In June 2016, while presidential candidate Hillary Clinton was at a Denver, Colorado rally she proposed a unique student loan plan designed for entrepreneurs. When we think of entrepreneurs a lot of famous names come to mind. Inc. com features its top ten richest entrepreneurs and some on that list are Mark Zuckerberg, Jeff Bezos, and Bill Gates.

It’s hard to imagine those people with student loans, but more people take out loans than you might imagine. However, Steve Jobs actually left college because it was too expensive. In 2014, 69% of college graduates had an average of $28,950 dollars in student loan debt. The Federal Reserve notes the April 2016 student debt total is a astounding $1,363,096,835, 035 and is in a constant state of increase.

Her Plan

Clinton’s progressive plan permits the entrepreneur and their start-up employees to defer college loan repayment for up to three years and up to $ 17,500. The idea of the concept is that the entrepreneur’s funds will go into the business, which in turn will hire more people. The 10-20 people at start-up level will not have to worry about the cost of building a business and paying off their loans. The plan has five distinct parts and is called “Tech & Innovation Agenda”.

Zero Hedge states, “The tech agenda also affirms Clinton’s commitment to net neutrality; her desire to make the United States Digital Service, a tech team that modernizes government processes, a permanent part of the executive branch; her plan to train 50,000 computer science teachers over the next decade; and her interest in ensuring tech companies can recruit top talent from anywhere in the world. According to the platform, Clinton “would ‘staple’ a green card to STEM masters and PhDs from accredited institutions.”

Struggles for Entrepreneurs

While people often hear about the successful entrepreneurs, the plans that do not make it are rarely discussed. The public doesn’t want to read about a sad tale. The numbers for entrepreneurial failures are staggering. According to Bloomberg in September of 2013, 8 out of every 10 entrepreneurs who start a company will fail with in the first 18 months of start-up. So, 80% of attempted new businesses fail in less than two years from start-up. A Wall Street Journal analysis found that in 1989 only 10.6 % of households owned a private business, and that figure dropped to a mere 3.6% in the year 2013. The situation is not improving.

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Market Watch draws a parallel between start-up failure and student loan repayment when discussing a 2015 study from the Federal Reserve Bank of Philadelphia which notes that 40% of those people wishing to begin their own business feel their repayments prevent them from doing this. There simply isn’t enough money to go around for bills and start-up costs.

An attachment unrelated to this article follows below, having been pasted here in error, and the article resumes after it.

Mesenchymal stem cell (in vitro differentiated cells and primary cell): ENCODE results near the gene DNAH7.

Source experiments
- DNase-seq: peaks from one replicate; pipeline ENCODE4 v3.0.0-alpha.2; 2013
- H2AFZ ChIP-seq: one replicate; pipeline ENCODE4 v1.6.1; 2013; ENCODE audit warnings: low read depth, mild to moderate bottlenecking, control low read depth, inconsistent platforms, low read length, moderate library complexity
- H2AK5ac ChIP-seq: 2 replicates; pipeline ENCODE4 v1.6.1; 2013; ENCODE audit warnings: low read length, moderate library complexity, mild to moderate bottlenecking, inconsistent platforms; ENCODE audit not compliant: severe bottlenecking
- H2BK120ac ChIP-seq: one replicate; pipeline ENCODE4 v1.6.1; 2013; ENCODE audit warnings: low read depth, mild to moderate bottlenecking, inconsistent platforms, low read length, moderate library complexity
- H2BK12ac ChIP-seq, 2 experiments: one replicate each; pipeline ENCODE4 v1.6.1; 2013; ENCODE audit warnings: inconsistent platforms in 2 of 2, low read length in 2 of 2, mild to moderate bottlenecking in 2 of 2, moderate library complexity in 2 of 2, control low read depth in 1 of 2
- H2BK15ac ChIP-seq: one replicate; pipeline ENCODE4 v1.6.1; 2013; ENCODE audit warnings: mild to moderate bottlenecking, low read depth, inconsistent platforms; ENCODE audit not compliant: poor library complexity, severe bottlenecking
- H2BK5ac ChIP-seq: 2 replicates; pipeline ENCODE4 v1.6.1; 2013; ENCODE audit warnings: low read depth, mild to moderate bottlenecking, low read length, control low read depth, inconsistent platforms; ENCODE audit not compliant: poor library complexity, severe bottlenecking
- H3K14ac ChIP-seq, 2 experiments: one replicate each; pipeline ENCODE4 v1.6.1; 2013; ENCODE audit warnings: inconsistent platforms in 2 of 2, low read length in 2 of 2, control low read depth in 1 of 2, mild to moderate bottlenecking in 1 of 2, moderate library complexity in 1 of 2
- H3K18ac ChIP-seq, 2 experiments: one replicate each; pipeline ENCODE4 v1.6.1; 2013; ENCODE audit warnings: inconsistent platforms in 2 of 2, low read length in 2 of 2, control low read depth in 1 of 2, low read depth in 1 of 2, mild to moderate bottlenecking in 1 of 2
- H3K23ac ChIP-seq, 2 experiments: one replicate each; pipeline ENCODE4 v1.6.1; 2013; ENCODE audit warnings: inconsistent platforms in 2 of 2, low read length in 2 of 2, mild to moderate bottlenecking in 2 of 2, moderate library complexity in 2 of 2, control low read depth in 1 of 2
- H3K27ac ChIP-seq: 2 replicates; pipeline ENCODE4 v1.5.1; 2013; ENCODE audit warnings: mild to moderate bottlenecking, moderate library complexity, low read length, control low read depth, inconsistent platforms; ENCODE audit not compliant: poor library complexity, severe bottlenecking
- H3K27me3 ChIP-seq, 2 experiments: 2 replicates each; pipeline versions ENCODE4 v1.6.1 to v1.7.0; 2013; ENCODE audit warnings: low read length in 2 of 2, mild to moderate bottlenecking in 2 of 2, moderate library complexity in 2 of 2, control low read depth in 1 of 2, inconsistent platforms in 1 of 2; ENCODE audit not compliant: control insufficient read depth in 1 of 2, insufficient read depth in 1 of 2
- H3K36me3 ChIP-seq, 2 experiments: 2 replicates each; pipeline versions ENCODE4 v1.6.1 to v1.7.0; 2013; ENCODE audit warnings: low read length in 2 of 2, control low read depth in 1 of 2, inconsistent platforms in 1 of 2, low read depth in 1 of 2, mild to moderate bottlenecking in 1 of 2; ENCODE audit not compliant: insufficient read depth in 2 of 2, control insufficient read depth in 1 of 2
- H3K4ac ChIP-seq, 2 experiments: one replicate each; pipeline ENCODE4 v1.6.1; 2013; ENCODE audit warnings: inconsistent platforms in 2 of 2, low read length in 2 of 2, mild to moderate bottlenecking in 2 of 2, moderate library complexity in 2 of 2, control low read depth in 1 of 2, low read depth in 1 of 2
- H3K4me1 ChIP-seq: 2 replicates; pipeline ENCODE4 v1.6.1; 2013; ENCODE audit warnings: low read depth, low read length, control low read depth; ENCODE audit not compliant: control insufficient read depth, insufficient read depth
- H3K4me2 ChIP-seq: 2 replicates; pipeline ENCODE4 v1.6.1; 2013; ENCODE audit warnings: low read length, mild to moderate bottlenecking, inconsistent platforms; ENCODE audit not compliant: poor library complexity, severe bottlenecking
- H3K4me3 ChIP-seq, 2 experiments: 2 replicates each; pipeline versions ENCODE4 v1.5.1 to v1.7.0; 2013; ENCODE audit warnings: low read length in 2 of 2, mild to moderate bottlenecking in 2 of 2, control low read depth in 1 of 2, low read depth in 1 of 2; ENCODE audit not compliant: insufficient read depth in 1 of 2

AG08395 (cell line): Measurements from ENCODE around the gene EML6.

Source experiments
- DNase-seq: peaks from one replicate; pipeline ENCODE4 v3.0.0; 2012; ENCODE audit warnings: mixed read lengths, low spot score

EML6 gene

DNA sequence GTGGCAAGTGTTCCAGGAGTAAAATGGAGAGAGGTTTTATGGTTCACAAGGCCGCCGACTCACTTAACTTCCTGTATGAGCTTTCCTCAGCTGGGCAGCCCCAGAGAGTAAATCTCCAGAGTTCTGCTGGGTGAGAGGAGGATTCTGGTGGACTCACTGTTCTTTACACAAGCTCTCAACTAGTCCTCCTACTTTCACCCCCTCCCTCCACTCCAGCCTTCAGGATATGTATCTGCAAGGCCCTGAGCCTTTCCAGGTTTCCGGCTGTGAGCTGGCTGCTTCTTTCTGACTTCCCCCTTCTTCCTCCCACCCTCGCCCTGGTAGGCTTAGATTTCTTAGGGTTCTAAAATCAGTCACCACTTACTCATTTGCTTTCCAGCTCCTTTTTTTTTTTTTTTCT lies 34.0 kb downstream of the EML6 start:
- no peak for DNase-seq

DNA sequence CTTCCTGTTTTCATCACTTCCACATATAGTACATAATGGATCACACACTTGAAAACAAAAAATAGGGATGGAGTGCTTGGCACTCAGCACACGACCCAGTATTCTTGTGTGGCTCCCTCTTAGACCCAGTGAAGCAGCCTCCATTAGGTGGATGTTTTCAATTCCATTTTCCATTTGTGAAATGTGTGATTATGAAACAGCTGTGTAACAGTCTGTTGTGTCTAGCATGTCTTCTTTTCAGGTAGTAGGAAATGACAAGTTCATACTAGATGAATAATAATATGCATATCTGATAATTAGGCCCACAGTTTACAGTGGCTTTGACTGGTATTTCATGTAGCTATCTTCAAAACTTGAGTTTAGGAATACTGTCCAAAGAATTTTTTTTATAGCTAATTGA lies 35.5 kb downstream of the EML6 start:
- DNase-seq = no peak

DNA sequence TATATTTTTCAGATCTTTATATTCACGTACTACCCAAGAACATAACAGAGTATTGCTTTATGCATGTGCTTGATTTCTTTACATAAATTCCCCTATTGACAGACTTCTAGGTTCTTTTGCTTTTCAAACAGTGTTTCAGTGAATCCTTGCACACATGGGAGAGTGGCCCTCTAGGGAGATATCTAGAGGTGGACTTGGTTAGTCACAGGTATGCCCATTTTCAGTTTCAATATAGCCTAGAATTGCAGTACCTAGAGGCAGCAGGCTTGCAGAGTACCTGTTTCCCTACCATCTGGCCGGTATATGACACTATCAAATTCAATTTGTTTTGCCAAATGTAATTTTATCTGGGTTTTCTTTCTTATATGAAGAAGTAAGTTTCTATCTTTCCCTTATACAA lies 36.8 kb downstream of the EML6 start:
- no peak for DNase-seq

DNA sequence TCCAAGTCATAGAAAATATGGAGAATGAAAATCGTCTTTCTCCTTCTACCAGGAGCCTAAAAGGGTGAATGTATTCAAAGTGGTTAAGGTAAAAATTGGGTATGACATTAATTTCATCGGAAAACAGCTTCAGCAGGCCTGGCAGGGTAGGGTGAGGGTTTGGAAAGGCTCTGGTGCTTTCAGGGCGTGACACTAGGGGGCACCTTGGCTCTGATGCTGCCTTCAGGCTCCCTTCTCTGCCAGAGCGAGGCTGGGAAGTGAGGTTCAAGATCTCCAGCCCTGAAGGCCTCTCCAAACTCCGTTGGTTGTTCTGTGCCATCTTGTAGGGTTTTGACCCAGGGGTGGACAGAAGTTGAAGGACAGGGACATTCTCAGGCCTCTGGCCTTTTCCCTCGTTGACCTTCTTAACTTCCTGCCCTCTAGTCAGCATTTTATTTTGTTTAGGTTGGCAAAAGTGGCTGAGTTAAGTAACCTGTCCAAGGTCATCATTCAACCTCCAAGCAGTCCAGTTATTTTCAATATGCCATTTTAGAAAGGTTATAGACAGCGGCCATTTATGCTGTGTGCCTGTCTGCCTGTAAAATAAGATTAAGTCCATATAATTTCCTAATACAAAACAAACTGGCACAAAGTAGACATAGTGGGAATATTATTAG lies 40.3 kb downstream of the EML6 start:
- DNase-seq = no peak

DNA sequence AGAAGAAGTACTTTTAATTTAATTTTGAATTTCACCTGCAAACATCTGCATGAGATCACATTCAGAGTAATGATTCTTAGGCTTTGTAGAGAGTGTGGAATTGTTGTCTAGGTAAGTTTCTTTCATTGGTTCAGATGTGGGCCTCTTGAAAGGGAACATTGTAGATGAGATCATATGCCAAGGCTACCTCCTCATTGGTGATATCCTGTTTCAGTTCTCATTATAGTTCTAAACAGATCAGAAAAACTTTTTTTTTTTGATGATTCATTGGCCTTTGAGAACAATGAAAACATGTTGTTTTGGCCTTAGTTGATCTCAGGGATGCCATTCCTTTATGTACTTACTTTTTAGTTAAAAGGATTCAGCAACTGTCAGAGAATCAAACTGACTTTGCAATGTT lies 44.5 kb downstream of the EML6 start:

The Clinton Entrepreneur plan is a piece of an education reform idea that Clinton rolled out to the public in 2015. There are other considerations in the plan geared towards making college more affordable and loan payments easier such as capping a loan repayment at no more than 10% of the new graduates income.

Clinton is vocal about college concerns. “As a student in Nevada said to me, the hardest thing about going to college should not be paying for it. My plan would enable anyone to go to college or university tuition free. You would not have to borrow money for tuition.”

Plan Problems

The Clinton Plan, all of it, as well as the entrepreneur component, has problems with the largest being the way the plan will be paid for beyond non specific tax increases. She is not specific about how these necessary monies will be obtained. It is estimated by several think tanks that her plan would cost a whooping $350 billion dollars. Those in the know feel that the Republicans would have a hard time approving any part of the Clinton plan.

Better Ideas

It is true that the loan condition in the United States is alarming, and it is also true that those who wish to attend college to pursue an entrepreneur degree or any degree should be able to do so. Lack of money should not limit one’s goals for a career. The Clinton plan is a good starting place for dialogue about student loans, but it may need many adjustments and changes before it would be accepted…. maybe an entrepreneur could develop a better plan!